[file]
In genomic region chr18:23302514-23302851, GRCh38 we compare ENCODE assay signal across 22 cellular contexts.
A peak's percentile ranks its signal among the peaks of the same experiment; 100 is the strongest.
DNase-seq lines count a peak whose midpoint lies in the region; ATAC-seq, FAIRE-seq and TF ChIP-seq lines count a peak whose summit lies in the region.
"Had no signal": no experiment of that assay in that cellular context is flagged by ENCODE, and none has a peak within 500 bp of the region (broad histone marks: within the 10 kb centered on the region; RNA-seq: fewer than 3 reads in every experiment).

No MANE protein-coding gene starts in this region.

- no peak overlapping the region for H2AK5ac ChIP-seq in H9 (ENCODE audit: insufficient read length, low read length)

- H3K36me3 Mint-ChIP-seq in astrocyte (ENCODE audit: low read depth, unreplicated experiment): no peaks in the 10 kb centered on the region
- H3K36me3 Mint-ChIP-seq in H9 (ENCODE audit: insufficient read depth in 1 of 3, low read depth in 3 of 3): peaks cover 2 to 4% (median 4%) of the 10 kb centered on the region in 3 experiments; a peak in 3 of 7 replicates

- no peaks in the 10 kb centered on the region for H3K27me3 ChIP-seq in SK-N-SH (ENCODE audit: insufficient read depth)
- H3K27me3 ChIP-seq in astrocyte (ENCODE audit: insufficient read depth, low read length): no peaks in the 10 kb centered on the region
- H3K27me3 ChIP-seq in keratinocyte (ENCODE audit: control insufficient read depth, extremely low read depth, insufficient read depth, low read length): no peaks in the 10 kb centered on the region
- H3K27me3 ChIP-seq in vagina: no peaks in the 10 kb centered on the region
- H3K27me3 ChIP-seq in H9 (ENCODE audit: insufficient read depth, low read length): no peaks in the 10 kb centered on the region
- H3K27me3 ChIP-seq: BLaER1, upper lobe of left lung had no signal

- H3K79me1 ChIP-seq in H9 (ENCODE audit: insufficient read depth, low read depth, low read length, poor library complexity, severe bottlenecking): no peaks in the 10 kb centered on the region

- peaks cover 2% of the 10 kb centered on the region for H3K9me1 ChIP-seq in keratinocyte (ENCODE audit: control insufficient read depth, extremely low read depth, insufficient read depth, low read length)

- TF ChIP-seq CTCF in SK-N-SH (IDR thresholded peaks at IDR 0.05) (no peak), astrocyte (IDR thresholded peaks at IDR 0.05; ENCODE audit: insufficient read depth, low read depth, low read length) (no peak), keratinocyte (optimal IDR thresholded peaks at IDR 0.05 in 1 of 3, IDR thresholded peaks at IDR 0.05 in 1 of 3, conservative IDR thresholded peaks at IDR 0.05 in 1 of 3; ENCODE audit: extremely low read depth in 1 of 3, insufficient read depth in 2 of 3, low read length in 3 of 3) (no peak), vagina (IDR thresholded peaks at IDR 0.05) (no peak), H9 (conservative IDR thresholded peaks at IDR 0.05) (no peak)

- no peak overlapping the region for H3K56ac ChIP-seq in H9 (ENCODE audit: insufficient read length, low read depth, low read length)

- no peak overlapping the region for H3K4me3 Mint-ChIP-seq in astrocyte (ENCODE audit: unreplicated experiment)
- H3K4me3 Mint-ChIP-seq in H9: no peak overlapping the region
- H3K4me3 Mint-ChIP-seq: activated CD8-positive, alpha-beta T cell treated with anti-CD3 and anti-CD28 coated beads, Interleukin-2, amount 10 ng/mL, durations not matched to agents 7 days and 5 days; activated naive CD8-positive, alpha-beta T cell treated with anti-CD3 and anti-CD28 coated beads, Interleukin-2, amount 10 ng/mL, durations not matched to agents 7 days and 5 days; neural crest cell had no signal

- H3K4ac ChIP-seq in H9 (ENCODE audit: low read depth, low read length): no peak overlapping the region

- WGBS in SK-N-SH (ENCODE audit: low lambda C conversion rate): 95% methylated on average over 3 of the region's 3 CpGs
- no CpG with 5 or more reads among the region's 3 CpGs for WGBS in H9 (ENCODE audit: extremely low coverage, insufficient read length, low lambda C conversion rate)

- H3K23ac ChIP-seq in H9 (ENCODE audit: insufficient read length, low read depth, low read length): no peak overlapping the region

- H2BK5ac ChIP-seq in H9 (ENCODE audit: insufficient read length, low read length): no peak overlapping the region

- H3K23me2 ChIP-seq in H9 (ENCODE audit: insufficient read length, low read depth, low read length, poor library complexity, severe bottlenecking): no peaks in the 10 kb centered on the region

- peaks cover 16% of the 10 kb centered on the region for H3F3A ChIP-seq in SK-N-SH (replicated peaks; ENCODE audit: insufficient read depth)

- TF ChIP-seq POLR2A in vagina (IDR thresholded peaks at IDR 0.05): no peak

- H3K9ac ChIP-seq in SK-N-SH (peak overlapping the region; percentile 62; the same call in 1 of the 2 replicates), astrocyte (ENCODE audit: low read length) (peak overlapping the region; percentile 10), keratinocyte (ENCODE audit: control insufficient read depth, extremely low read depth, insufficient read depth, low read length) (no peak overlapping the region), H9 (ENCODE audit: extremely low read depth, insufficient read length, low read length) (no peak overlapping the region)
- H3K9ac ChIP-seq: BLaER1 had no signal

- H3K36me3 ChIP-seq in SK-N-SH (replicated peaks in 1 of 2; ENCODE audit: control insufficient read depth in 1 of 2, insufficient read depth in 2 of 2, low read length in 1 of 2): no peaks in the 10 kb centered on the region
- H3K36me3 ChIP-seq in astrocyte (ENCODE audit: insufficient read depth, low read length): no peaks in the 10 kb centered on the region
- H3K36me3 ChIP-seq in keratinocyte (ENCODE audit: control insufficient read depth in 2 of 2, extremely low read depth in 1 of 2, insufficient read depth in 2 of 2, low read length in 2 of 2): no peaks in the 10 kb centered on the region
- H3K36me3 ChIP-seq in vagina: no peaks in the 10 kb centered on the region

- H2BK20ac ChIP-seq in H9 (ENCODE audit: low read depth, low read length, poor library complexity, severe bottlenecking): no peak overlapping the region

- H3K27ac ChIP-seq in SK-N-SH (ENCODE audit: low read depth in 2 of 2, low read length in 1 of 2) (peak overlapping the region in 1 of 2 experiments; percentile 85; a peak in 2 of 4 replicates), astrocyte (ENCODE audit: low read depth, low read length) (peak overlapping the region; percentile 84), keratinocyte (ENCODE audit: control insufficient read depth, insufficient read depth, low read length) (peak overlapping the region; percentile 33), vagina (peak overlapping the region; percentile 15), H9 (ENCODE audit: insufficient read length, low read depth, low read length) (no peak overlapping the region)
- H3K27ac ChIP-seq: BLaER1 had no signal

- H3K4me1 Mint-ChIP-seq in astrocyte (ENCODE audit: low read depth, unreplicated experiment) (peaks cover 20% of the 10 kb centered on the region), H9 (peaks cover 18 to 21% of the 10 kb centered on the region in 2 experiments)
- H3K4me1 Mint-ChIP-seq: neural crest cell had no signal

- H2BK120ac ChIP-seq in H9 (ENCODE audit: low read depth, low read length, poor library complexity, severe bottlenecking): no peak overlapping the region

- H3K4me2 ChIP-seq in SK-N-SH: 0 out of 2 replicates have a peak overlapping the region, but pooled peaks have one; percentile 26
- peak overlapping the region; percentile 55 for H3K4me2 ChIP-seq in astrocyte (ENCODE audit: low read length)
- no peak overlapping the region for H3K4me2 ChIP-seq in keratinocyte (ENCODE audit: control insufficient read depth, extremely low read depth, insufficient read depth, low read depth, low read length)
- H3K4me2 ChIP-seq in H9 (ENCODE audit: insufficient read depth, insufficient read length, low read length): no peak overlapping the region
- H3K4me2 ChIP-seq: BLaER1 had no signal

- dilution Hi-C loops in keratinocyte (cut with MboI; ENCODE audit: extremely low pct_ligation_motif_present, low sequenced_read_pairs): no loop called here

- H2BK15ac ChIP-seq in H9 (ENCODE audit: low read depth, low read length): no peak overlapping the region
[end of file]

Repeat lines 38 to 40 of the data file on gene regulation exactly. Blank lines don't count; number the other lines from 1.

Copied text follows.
- H3K27ac ChIP-seq: BLaER1 had no signal

- H3K4me1 Mint-ChIP-seq in astrocyte (ENCODE audit: low read depth, unreplicated experiment) (peaks cover 20% of the 10 kb centered on the region), H9 (peaks cover 18 to 21% of the 10 kb centered on the region in 2 experiments)
- H3K4me1 Mint-ChIP-seq: neural crest cell had no signal